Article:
Yosthana is one of the top cops on the force thanks to his knack for tracking down crooks and generally beating the hell out of them with his impressive fighting abilities. When the police get wind of a prison breakout planned by one of Thailand’s most notorious gangsters, they put Yosthana and the beautiful but deadly Duangdao on the case. However, they didn’t count on the criminals possessing superhuman abilities that not only make them practically impossible to defeat in hand-to-hand combat but also protect them from bullets. Luckily, an ancient sword known as the Tiger Blade exists which will allow Yosthana to equal the powers of the gang and break down their spiritual energy. Of course the first thing he has to do is find the sword and with time running out, the race is on to see whether the good guys or bad guys will emerge victorious.
If you weren’t already aware of its roots, you could easily be excused for passing off ‘The Tiger Blade’ as just another straight-to-DVD American B-movie. Sure, it has a touch of Thai culture and includes a smattering of Martial Arts action, but it’s the distinctly Hollywood flavour that regularly prevails. Making ample use of just about every cop movie cliche in the book, the film is totally devoid of originality and is often so bland that it borders on being boring. The whole special powers/magic sword aspect seems to be bizarrely underused, and all we really get is numerous ridiculous double crosses before the good guy eventually saves the day and gets the girl.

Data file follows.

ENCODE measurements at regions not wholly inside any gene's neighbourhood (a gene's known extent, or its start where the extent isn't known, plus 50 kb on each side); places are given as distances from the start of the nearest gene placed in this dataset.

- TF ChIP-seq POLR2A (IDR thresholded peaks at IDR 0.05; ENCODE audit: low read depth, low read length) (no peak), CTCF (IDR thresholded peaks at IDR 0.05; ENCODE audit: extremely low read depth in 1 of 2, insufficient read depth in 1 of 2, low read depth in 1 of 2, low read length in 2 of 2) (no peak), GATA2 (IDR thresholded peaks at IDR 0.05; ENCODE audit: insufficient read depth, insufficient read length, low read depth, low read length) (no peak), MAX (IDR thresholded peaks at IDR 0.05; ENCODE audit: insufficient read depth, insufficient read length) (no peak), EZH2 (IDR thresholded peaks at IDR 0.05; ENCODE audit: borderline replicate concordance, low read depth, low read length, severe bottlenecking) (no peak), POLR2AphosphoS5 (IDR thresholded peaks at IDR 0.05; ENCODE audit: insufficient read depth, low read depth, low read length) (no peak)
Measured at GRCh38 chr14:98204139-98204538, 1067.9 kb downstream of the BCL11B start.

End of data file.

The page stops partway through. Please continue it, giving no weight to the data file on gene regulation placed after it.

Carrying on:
When it comes to the fights found in ‘The Tiger Blade’, it’s strange to see that it opts not to go with the hard-hitting approach found in recent Thai outings such as ‘Ong Bak’. Instead, we get a mix of over-the-top gunplay and ‘Matrix’ inspired special effects-laden fight scenes. Unfortunately, neither are particularly well handled as the gunplay looks very sloppy and the wirework is ruined by the actors as they clumsily swing around gripping the wires. It’s also disappointing to see that the film lacks any kind of final fight, and we are just saddled with an extremely dull Mexican stand off that is the result of another one of the film’s monotonous double crosses. Oh, and of course I can’t fail to mention that the amazingly powerful “Tiger Blade” is really only used once!
Those of you assuming that Thai action cinema could do no wrong will be bought back down to earth with a bump after watching ‘The Tiger Blade’. This is a tedious and totally uninspiring effort that fails to generate even an ounce of excitement.